Soon after they are settled in Stepford, the novel’s protagonist, young mother Joanna Eberhart, awakes to her husband Walter masturbating in the bed next to her. He had just been initiated into the town’s “men’s association” and something he learned there that night excited him greatly–something he doesn’t share with his wife until she demands he include her, which he does reluctantly. It’s implied that his fantasy is much more titillating than his living, breathing wife who has her own needs. In the movie version, she finds him drinking in the den–shaken by the intelligence, on the verge of confiding with her, but something holds him back–the loyalty of men to themselves and to each other, a bond on which the very foundation of our world is based, not to mention armies and lucrative sports franchises. Not a bad thing, per se, but in Ira levin’s 1972 novel The Stepford Wives, it forms the basis of a deliciously diabolical plot, and plots are what Levin does best–Stephen King described him as “the Swiss watchmaker of suspense novels”, and every fiction writer should study him closely for not only his flawless structures, but for his clues about character, and archetypal truths. The masturbation scene was changed in the movie version for obvious reasons, but it keenly illustrates the key to Levin’s male villains: narcissists who selfishly and relentlessly pursue their own agendas as their clueless female victims suffer the consequences.
A Kiss Before Dying
Levin’s stunning debut novel, released when he was just twenty-four, introduces us to Bud Corliss, a handsome, charming college student who seduces not one, not two (as in the film versions), but three naive daughters of wealthy industrialist Leo Kingship. He seems more excited by the Kingship cooper mines than the beautiful young women who instantly fall under his spell, mere pawns in his endgame: to marry into a rich family and have a lucrative career–a psychopathic twist on An American Tragedy. We follow Bud early in the story when in WWII he guts a Japanese soldier with his bayonet and enjoys the surge of power he feels when the man pisses himself. That comes full circle later. Villains must pay, although in Levin’s world they mostly get away with it.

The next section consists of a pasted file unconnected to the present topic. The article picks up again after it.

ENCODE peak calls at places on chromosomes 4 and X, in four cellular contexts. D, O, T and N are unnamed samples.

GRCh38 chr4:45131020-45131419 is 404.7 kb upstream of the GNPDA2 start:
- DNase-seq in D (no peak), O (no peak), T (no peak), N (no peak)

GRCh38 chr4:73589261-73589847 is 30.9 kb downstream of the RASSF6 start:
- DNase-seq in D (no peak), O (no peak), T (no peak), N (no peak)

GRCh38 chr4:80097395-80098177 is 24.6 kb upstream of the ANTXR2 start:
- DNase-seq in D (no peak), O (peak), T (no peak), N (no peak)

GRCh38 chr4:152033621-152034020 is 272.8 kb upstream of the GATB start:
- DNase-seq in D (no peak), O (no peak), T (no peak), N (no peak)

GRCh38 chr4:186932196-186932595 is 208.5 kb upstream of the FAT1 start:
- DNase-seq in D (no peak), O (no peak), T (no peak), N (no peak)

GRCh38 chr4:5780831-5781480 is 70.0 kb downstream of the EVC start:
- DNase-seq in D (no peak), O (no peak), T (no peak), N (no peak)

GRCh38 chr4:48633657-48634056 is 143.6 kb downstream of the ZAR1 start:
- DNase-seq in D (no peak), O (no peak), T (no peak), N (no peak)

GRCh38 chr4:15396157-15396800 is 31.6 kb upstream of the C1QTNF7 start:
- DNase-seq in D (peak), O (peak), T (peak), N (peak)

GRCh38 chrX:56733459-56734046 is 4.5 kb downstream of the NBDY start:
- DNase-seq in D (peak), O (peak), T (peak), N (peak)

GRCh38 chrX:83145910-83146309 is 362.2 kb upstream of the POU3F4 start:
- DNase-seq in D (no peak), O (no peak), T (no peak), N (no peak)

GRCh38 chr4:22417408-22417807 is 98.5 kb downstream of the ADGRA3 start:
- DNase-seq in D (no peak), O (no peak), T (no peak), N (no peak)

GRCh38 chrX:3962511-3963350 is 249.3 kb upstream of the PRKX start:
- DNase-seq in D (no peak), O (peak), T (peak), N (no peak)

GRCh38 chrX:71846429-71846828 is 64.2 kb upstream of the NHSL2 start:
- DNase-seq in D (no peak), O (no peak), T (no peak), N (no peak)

SPOILERS AHEAD: Rich girl Dorothy Kingship is “in trouble” (fifties parlance for pregnant). Bud, the seducer, blames her “passive neediness” for the mishap. Now the college kids have to get married outside her rich father’s blessings. Naive “Dotty “doesn’t mind if they live in a trailer park, but poor-boy Bud certainly does. When the abortion by pills doesn’t work, he breaks into the college chemistry lab and gives her more pills–this time filled with arsenic. In a rare display of disobedience, she doesn’t take them. The girl knows what she wants–Bud and baby–Daddy’s money be damned! Undeterred, he comes up with plan C, which leads to the famous toss off the roof scene that leaves the reader (and film viewer) on pins and needles even when you know it’s coming.
That’s a declarative, not an imperative sentence. At some point when I reached, ehem, maturity, I made a conscious decision to become a good listener. I’m not that much of a talker to begin with (well, maybe after a few glasses of wine…) and some people can certainly rattle on and on which can be extremely vexing as you try to ease them into a soft landing and make your escape, but I’ve found that being a good listener has had incredible benefits for me as a writer.